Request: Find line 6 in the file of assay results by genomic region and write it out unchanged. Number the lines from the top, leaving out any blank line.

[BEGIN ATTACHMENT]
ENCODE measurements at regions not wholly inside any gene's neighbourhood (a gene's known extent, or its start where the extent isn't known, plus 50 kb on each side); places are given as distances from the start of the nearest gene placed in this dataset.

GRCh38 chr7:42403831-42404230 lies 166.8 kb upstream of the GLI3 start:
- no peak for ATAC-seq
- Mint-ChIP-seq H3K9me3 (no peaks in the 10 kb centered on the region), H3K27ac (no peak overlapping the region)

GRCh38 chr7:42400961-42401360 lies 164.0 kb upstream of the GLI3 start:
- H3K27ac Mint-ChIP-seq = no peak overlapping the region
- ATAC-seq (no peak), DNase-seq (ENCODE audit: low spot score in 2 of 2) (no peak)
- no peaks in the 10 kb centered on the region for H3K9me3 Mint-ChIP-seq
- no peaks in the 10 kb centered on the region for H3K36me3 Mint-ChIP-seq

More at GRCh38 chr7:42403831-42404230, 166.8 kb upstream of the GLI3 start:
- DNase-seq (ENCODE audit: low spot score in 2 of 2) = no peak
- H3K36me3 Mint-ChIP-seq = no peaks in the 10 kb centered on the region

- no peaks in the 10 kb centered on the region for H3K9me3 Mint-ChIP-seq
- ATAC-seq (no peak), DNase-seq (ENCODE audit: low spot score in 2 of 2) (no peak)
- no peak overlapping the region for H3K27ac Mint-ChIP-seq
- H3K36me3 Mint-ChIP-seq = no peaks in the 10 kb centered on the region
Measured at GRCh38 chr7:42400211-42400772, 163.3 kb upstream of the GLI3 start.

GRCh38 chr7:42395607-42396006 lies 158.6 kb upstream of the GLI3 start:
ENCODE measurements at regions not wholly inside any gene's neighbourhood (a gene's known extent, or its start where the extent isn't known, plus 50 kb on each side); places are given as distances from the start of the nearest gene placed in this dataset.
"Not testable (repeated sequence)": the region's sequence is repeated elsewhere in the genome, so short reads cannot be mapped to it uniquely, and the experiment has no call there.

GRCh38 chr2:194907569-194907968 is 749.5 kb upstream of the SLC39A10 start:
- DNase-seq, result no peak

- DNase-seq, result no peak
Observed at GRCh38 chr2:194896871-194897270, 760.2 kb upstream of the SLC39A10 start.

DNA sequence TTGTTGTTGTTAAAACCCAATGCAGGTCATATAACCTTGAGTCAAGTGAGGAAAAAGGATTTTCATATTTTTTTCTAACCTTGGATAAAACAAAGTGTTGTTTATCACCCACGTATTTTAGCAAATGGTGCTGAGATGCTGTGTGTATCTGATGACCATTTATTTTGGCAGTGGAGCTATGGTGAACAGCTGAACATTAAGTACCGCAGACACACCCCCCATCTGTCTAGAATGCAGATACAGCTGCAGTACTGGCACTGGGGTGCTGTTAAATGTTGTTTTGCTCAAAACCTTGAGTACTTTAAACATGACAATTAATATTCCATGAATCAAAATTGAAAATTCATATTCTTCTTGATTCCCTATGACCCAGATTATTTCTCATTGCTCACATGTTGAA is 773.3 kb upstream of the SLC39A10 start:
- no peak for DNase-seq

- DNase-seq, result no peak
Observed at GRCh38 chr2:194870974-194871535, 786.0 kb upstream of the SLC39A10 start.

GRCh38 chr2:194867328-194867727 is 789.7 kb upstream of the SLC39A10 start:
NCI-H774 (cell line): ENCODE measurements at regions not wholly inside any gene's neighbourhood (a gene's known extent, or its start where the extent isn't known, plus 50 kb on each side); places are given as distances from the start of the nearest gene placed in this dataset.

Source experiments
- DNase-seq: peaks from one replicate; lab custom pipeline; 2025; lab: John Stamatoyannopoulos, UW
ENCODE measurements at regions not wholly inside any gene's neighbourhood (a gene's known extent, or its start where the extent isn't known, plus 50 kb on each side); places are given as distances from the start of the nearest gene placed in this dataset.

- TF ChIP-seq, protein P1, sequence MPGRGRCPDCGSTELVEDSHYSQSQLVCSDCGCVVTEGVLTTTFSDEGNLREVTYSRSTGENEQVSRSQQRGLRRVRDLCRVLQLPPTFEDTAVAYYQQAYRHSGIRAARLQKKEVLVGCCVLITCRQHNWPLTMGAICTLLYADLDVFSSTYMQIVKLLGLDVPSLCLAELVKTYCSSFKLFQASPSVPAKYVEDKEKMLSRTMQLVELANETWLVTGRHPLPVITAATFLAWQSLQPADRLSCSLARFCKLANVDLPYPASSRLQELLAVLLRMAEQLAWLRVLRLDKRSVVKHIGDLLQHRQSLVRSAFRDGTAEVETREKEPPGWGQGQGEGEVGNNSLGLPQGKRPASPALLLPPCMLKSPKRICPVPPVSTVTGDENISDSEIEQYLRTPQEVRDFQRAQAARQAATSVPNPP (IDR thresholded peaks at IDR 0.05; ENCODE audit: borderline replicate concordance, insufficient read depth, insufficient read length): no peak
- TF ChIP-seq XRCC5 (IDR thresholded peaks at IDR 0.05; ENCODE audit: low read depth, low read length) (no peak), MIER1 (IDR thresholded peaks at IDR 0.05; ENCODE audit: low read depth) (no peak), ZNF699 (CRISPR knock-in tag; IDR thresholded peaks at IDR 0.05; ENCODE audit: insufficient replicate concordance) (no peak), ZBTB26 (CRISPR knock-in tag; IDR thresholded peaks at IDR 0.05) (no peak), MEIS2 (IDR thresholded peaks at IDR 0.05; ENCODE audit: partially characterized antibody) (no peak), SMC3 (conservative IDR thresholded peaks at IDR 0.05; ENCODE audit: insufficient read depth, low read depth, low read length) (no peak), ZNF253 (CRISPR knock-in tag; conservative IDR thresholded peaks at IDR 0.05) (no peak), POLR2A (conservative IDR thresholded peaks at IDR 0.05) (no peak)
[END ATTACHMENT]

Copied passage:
- H3K27ac Mint-ChIP-seq = no peak overlapping the region